Sorcery of the self - The magic of you
Journal/Book: Theor Psychol. 2000; 10: 2455 Teller Rd, Thousand Oaks, CA 91320, USA. Sage Publications Inc. 238-264.
Abstract: In this article, we first examine current cognitive and social constructionist (SC) notions of self and we suggest that although 'self is central to both approaches, it is not satisfactorily defined by either because the discussion of self remains at an epistemological level. The lack of genuine definition leads to difficulties specifying the properties 'self possesses and to dilemmas about how to draw boundaries between public and private experience and explain that discourse is both personalized yet socially constructed. In the second part of the article, we examine phenomenological claims for an ontological position which transcends views of the self as a unit 'known about' and which grounds self-knowledge in Being. Being is revealed by projects in the world and does not distinguish a priori between subject and object. Such divisions are invoked by projects such as 'knowing the world' which require a temporal and spatial version of the world in order to come about. Projects are always in the process of coming about; therefore, self's defining quality is what it is about to become rather than what it is. Hence the finite self is an illusion; but a necessary one. We draw an analogy between the way the illusion of self is created and revealed through the project of 'knowing the self' and the way a conjuror, through his/her lead-up, convinces an audience to see what should be there. Only because sense of self is an illusion, we speculate, can it exert such a powerful sway over our lives.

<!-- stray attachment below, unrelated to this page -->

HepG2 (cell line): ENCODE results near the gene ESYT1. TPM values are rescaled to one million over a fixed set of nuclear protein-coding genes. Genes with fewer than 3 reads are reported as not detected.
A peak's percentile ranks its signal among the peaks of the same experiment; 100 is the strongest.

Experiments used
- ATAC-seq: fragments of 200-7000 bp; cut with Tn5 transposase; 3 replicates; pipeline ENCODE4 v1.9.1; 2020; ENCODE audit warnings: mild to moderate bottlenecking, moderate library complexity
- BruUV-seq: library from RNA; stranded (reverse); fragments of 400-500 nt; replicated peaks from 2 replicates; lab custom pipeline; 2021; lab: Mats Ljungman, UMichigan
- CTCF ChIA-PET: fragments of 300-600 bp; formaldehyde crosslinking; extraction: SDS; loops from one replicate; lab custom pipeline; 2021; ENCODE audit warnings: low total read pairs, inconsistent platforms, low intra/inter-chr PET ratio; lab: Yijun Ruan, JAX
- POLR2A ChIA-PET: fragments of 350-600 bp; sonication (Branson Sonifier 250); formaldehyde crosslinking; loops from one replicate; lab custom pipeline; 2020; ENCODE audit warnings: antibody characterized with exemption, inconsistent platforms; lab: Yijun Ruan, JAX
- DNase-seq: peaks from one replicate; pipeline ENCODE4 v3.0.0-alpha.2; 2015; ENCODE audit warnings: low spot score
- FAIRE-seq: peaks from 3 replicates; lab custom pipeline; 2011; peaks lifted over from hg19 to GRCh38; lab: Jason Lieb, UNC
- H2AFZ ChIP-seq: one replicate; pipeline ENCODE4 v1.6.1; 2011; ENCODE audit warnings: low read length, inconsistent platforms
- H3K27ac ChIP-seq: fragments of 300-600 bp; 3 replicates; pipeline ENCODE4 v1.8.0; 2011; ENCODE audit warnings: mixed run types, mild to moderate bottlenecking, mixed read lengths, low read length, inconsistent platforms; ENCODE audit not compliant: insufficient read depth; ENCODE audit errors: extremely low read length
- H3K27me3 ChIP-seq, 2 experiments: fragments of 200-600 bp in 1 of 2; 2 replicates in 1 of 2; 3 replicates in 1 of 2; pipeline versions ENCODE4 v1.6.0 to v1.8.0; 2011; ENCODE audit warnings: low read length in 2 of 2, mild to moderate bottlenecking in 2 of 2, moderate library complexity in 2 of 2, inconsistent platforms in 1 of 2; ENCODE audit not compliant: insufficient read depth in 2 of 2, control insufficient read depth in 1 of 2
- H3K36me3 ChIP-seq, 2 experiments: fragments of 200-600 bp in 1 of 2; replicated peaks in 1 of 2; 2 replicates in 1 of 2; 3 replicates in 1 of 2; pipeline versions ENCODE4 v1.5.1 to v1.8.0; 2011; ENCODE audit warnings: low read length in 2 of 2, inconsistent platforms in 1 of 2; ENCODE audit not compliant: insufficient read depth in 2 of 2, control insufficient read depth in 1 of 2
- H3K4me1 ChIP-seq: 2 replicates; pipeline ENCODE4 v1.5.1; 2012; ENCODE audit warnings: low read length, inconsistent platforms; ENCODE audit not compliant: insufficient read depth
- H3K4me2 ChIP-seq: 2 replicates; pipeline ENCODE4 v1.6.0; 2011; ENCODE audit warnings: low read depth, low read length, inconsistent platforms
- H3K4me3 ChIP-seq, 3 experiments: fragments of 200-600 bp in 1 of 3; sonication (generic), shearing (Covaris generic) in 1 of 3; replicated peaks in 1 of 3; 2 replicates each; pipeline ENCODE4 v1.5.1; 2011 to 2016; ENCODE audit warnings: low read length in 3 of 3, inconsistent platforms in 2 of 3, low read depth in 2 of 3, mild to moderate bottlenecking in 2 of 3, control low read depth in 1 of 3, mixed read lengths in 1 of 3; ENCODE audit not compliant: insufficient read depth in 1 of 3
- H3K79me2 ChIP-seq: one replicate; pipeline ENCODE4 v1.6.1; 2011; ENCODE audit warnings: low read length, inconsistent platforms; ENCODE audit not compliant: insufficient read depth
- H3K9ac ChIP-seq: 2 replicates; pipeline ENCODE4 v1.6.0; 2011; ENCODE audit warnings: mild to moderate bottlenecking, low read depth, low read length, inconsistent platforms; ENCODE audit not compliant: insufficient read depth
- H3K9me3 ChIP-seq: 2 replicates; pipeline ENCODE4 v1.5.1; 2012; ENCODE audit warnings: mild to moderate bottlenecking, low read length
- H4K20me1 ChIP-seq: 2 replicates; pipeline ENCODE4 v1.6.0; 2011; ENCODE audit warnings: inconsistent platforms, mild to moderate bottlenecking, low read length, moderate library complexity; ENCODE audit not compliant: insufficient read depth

Note: Article O'Connor KP, Univ Montreal, Ctr Rech Fernand Seguin, 7331 Hochelaga St, Montreal, PQ H1N 3V2, CANADA
Keyword(s): cognition; illusion; phenomenology; self; social constructionism; PSYCHOLOGY